The total lunar eclipse of March 24, 1978, was very well placed to observe from Western Australia. Occuring during early autumn, the observing conditions were very good, with clear skies and warm temperatures. The circumstances of the eclipse were also very favourable from Western Australia, with mid-eclipse being almost at midnight with the moon almost at the zenith. The eclipse was also
The duration of totality was considerable, with totality lasted for over 100 minutes. On this occassion the Moon passed through the northern half of the Earth's shadow, with the south pole of the Moon passing very close to the centre of the shadow.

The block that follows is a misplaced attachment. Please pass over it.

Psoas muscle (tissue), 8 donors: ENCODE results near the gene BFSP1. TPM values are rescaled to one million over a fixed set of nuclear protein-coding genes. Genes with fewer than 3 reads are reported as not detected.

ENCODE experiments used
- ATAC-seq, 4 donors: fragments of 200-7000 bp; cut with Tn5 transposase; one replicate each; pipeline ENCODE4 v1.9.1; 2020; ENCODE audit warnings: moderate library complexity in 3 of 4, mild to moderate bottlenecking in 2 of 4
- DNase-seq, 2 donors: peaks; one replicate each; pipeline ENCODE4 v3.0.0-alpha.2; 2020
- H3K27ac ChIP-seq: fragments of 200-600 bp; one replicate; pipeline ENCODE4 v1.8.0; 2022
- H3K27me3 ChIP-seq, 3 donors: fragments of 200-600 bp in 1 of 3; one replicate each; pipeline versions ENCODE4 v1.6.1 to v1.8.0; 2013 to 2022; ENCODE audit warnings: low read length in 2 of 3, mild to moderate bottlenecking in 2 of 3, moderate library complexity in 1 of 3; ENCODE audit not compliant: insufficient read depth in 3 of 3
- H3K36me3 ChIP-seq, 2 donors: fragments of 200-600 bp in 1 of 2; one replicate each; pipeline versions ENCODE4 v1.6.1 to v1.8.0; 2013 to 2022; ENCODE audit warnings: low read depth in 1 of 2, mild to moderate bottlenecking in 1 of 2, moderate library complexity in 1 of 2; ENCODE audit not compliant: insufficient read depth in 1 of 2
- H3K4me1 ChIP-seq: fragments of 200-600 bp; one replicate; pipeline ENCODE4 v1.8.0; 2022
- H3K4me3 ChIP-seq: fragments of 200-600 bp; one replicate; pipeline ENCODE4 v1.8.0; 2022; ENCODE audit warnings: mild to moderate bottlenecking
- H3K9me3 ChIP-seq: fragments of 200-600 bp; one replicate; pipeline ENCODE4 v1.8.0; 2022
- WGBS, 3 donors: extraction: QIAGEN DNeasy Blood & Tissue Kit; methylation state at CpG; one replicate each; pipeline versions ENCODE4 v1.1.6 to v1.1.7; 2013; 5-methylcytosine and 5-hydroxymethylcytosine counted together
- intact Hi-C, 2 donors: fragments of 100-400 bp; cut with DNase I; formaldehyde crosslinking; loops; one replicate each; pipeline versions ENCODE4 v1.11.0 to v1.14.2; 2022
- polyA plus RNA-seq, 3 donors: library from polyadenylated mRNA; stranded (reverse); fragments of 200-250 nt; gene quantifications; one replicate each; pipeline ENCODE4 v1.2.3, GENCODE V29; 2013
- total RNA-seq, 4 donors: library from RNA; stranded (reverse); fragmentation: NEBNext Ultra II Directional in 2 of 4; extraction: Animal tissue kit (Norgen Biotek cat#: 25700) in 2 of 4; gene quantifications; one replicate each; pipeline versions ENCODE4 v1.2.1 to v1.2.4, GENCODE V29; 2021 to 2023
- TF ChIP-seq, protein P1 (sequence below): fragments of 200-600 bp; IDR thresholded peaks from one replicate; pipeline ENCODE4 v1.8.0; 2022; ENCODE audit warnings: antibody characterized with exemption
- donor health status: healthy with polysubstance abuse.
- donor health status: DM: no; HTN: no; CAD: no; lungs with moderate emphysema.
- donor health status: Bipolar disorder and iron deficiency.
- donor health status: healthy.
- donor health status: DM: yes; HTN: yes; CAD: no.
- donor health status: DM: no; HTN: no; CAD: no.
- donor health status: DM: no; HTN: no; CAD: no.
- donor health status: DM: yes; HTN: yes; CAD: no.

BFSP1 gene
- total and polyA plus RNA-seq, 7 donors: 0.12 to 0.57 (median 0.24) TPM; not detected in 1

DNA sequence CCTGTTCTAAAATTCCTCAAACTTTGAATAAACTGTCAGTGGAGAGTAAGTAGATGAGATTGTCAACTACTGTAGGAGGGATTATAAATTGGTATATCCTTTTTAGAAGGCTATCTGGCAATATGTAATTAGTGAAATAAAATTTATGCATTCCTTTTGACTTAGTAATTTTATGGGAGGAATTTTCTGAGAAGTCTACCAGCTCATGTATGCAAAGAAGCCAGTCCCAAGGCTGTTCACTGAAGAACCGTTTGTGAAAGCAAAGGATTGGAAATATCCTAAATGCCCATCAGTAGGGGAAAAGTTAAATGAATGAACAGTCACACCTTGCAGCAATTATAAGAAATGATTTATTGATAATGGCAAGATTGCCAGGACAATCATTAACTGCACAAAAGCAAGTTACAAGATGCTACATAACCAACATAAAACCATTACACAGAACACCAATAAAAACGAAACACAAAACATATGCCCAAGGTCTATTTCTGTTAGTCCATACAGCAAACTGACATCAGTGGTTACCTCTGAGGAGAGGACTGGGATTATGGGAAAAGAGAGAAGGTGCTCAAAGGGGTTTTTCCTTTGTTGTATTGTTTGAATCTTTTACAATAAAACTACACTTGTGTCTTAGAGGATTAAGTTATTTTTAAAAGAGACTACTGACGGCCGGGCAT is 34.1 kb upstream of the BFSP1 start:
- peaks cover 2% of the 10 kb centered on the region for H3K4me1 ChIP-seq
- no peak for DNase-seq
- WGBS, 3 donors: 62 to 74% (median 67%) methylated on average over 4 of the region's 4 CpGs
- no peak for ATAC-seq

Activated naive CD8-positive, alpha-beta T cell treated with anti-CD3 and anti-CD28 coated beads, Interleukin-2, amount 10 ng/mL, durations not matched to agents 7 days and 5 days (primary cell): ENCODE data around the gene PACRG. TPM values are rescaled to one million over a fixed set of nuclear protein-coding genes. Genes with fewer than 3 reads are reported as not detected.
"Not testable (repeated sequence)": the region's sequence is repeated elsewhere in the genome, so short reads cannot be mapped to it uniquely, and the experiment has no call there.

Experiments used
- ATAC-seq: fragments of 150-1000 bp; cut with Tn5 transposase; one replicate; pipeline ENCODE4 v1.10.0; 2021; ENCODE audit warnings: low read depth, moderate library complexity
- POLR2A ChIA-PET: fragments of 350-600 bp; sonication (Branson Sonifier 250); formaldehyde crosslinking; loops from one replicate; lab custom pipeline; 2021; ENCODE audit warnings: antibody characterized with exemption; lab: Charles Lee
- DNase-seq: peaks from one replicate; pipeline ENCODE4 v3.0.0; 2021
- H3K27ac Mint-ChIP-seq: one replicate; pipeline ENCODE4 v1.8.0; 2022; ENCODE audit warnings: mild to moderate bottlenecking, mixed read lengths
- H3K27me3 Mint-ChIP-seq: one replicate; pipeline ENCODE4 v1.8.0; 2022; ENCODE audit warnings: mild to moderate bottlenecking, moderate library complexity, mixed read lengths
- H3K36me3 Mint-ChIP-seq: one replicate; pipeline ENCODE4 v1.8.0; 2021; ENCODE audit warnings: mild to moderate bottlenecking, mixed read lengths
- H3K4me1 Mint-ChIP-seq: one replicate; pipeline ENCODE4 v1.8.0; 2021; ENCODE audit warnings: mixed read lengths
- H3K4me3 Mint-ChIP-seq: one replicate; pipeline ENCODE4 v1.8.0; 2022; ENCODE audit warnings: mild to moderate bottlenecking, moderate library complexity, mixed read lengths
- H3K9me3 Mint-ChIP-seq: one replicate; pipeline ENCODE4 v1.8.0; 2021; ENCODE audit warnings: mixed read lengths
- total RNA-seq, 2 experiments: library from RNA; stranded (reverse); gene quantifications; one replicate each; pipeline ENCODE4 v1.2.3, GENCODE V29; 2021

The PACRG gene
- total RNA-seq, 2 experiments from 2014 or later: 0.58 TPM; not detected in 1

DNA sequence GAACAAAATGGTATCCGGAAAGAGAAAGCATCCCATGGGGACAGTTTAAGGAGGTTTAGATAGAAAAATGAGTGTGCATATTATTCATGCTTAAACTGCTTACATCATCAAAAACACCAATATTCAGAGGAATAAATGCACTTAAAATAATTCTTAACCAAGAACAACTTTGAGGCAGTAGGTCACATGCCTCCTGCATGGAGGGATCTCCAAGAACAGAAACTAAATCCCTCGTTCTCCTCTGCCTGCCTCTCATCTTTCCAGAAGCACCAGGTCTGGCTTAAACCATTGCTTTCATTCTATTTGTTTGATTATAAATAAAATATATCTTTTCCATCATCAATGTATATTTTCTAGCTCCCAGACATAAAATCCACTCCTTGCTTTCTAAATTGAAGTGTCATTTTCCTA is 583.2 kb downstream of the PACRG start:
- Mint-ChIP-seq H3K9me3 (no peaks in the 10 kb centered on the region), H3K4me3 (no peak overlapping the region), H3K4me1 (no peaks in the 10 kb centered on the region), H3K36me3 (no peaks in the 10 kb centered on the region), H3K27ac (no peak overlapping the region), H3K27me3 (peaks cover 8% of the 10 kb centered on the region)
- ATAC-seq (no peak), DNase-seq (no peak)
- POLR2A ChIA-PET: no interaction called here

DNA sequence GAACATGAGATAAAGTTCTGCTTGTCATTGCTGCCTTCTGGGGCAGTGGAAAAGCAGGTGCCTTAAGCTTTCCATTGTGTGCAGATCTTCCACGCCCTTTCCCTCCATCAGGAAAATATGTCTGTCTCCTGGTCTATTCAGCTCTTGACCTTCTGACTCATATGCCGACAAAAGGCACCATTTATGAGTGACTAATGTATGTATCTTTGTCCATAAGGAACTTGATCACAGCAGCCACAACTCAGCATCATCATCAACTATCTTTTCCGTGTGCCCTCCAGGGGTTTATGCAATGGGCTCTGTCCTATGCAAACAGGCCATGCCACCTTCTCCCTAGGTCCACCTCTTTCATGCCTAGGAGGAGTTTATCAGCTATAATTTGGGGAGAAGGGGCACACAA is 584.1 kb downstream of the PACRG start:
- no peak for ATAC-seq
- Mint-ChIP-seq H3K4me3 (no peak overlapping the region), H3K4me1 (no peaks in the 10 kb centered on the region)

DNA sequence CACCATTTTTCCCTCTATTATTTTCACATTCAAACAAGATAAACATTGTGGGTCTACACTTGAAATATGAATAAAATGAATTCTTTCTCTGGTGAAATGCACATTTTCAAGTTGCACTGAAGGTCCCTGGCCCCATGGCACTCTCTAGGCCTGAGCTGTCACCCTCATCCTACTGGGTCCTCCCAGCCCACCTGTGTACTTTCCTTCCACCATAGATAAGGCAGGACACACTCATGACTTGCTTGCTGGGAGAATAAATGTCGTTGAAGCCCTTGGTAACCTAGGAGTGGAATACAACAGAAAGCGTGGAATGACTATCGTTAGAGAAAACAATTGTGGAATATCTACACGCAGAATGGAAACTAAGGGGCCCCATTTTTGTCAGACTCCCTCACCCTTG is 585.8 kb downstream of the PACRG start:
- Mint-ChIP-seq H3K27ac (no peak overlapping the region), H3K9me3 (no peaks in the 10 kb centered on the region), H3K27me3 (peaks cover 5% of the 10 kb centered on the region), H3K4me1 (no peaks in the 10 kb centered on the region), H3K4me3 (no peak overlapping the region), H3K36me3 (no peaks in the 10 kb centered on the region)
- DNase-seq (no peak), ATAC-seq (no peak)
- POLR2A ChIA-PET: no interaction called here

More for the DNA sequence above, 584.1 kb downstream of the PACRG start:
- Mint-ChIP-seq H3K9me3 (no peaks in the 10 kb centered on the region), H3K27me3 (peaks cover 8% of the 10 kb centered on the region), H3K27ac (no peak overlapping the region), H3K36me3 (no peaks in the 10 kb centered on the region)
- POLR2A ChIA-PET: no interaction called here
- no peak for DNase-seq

Since the mid 1970's I have been involved in a program of timing the shadow of the Earth as it passes over various features on the Moon. The purpose of these observations is to gather data on the upper atmosphere. The timing of features as they are covered by the shadow has always been much easier as it is possible to observe the feature as the shadow approaches. This enables you to be prepared for disappearence. Observing the reappearence can be much more difficult as there is little warning before the shadow leaves a feature. Also the direction of the shadow can lead to some confusion as to where various features are. The Moon looks like it is at 1/4 phase, but the shadow line is in the wrong place! In the end, for this eclipse I managed to time & disappearences and # reappearences.